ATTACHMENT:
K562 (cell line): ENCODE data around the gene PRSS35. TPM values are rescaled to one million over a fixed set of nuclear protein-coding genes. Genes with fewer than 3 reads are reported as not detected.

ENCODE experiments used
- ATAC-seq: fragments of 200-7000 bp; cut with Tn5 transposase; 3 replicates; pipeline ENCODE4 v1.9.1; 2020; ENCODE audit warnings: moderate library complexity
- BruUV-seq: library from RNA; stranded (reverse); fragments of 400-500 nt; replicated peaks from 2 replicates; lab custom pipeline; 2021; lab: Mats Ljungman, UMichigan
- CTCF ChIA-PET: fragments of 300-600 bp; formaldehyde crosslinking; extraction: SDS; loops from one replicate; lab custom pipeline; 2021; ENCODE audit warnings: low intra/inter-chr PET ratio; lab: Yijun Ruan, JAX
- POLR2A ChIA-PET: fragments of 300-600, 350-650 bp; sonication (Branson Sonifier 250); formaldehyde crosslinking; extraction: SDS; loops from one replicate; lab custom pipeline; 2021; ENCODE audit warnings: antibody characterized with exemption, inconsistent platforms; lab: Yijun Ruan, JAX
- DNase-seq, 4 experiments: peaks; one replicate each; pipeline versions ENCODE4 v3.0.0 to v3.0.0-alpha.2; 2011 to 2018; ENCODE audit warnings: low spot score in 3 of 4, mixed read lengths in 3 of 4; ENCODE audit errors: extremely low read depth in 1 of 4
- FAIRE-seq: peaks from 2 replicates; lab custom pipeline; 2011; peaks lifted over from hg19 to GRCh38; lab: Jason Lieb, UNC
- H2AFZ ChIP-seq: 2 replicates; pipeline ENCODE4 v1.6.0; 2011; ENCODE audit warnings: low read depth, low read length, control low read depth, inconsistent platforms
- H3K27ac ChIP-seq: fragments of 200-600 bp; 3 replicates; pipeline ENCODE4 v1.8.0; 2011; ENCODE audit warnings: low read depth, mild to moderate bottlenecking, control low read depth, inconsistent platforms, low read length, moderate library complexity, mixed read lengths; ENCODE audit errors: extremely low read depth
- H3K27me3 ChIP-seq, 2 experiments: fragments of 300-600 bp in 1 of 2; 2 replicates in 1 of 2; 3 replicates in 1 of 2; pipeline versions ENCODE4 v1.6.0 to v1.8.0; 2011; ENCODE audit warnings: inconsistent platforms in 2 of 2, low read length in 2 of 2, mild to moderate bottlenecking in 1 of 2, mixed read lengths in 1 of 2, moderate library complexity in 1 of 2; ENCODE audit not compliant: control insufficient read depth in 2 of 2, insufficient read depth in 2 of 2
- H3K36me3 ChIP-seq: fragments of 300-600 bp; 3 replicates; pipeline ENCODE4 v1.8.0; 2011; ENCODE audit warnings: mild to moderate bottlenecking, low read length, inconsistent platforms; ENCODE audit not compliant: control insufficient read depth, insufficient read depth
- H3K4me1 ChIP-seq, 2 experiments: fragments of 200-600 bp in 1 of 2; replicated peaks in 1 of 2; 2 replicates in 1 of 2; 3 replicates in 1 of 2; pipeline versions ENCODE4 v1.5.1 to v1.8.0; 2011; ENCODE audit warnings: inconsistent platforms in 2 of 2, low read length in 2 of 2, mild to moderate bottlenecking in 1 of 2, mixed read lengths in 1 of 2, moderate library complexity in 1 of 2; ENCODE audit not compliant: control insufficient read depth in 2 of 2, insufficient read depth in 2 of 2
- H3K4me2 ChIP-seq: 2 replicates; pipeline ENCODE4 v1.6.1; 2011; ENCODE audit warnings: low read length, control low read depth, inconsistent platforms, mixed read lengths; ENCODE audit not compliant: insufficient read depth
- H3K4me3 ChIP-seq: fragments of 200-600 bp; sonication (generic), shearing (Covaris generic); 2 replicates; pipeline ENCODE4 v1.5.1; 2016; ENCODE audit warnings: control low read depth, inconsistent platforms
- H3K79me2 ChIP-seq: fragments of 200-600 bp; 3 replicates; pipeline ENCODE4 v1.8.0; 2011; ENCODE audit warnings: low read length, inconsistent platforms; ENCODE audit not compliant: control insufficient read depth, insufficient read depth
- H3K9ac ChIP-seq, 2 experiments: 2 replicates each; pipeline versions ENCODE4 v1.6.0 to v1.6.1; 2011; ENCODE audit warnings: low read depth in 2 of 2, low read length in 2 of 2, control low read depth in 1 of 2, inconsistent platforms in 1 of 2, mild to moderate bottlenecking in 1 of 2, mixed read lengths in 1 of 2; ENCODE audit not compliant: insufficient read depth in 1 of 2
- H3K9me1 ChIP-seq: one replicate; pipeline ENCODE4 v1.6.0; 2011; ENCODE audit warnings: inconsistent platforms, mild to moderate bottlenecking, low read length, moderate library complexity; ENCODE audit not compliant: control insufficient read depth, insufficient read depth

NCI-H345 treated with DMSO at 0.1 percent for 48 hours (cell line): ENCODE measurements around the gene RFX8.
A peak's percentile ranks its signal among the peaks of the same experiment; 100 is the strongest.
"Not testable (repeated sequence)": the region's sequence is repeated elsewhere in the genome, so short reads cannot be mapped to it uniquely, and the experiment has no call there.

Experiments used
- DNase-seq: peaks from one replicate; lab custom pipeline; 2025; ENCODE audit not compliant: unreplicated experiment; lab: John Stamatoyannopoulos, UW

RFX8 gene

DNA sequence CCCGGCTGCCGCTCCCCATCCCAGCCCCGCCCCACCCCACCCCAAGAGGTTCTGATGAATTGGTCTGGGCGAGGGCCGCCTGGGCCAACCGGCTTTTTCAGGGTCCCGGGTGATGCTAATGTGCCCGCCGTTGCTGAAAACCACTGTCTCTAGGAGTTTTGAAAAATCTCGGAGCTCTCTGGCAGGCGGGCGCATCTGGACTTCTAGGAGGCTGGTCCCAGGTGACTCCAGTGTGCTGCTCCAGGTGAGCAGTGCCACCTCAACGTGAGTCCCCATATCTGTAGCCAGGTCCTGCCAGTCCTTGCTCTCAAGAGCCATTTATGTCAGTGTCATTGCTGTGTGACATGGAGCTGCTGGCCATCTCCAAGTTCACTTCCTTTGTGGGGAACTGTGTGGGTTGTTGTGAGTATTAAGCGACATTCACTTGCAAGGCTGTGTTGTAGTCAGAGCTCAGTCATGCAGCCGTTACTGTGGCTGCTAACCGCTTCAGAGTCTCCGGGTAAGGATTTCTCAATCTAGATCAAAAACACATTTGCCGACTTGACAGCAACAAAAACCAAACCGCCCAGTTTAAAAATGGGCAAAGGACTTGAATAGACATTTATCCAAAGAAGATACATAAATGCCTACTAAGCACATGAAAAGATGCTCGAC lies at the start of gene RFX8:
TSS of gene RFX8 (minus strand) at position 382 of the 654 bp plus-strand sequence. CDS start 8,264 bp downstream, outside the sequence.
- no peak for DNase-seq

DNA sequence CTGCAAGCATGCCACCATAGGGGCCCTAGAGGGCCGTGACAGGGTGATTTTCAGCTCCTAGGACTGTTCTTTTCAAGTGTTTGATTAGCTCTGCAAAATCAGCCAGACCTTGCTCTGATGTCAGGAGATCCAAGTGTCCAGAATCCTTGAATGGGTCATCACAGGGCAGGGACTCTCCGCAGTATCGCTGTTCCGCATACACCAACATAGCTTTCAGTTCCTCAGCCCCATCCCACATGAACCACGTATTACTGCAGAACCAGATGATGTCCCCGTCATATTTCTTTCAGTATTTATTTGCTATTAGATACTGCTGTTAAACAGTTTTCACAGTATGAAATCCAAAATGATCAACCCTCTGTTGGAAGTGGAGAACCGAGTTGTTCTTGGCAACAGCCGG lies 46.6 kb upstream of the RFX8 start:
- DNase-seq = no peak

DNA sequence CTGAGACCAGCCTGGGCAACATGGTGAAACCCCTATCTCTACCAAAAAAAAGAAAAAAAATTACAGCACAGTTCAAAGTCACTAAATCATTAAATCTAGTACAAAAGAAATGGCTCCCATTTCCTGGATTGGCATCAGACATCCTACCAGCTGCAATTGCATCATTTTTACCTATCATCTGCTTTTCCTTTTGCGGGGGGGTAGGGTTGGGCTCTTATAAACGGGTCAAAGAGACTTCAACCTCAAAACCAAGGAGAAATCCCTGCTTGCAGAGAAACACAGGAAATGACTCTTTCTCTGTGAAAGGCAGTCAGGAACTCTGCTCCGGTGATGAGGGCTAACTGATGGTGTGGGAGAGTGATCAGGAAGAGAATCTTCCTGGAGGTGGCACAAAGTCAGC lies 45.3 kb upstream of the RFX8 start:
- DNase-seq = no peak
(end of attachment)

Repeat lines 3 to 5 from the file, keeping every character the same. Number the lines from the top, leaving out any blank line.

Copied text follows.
- ATAC-seq: fragments of 200-7000 bp; cut with Tn5 transposase; 3 replicates; pipeline ENCODE4 v1.9.1; 2020; ENCODE audit warnings: moderate library complexity
- BruUV-seq: library from RNA; stranded (reverse); fragments of 400-500 nt; replicated peaks from 2 replicates; lab custom pipeline; 2021; lab: Mats Ljungman, UMichigan
- CTCF ChIA-PET: fragments of 300-600 bp; formaldehyde crosslinking; extraction: SDS; loops from one replicate; lab custom pipeline; 2021; ENCODE audit warnings: low intra/inter-chr PET ratio; lab: Yijun Ruan, JAX